Carried by the blood, quite small particles can reach any organ or tissue, in particular the liver and the kidneys, organs called excretory organs, partly dedicated to the treatment and elimination of metabolism waste. From those organs the particles are captured without any possibility of exit and, as is the case for any other tissue, they trigger the classical foreign-body reaction with the formation of an inflammatory tissue (granulation tissue) that isolates them from the rest of the organ. The chronic nature of the inflammatory form can trigger a cancer whose variety depends on various factors including the affected tissue, the size of the particles, their concentration, their shape, their chemical composition, the rate of intake and the duration of the intake itself.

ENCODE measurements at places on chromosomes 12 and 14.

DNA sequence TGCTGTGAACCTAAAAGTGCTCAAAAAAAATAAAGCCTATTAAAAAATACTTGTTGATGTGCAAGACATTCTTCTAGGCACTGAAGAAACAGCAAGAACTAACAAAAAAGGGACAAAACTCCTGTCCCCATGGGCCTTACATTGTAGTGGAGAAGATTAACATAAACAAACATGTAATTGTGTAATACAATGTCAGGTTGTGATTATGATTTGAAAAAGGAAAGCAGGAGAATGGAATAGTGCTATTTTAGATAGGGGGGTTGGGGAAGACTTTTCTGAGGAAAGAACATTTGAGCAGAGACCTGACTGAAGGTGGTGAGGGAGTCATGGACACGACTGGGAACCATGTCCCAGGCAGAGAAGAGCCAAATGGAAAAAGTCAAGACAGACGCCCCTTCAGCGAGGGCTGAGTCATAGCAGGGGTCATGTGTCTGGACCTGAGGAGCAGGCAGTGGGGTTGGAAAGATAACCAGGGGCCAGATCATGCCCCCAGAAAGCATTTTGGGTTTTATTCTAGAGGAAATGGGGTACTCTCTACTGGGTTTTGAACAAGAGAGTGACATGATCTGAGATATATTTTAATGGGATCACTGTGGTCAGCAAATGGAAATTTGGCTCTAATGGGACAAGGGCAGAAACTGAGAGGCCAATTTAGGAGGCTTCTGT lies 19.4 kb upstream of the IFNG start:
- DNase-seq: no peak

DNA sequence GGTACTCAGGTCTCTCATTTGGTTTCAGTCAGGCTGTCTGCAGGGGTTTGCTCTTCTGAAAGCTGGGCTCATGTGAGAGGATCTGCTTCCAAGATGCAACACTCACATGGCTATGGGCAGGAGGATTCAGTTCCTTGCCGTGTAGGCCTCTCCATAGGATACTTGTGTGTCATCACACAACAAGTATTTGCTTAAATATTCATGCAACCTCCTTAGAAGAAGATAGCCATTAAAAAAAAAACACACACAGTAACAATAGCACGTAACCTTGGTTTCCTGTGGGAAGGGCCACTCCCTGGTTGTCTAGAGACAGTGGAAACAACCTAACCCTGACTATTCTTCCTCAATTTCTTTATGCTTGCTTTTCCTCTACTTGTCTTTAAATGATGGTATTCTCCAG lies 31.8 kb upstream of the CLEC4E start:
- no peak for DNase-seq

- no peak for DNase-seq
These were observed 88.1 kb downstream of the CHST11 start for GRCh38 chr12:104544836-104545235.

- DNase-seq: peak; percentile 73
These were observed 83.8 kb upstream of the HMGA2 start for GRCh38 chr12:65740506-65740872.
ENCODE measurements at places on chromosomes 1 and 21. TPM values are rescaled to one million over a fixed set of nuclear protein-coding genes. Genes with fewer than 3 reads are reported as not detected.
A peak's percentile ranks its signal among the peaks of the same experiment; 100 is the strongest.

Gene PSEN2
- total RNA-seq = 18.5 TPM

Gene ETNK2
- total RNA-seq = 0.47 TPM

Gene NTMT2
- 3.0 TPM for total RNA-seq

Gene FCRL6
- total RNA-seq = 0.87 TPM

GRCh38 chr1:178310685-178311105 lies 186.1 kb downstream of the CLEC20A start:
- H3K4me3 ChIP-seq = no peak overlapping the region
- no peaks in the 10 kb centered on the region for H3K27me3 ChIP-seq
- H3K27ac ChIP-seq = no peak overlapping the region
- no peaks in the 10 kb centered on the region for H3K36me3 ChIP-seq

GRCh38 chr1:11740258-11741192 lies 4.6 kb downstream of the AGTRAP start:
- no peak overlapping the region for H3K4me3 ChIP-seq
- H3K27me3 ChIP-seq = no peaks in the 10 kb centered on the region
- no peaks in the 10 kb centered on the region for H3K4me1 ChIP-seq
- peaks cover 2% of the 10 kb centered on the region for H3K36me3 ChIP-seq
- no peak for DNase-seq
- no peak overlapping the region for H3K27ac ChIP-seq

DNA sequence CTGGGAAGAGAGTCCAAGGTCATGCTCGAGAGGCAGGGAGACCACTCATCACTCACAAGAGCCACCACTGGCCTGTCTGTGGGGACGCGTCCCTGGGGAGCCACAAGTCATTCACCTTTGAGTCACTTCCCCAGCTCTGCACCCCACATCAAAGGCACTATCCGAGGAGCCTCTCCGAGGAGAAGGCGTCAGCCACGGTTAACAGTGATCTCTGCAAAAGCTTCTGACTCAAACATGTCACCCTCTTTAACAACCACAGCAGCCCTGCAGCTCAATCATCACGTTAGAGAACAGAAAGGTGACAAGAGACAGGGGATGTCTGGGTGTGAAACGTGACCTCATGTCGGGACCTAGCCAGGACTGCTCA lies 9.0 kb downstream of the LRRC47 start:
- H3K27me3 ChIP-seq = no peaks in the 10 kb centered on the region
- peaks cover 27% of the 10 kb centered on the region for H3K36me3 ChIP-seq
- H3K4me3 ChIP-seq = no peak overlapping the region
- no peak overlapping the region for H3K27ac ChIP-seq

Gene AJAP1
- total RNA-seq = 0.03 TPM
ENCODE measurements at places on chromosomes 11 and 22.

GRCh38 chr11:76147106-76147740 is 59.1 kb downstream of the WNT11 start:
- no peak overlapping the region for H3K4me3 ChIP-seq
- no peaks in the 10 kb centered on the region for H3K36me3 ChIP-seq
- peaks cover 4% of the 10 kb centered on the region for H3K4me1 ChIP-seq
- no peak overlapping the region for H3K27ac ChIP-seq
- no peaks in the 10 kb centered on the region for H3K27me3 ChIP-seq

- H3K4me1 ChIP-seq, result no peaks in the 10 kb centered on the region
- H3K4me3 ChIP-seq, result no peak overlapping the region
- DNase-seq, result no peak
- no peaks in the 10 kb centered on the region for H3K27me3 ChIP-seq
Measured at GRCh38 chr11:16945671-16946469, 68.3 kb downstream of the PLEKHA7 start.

Spleen and pancreas are also targets of the particles. If, due to various diseases of the spleen, the organ is often removed, the involvement of the pancreas is much more critical. It may happen that, if the particles end up in that gland, they go so far as to prevent the so-called beta cells, the most numerous of those that form the islets of Langerhans, from producing insulin, a hormone indispensable for different metabolic functions, the most known of which is the regulation of the presence of glucose in the blood. Failure to produce insulin leads to type 1 diabetes.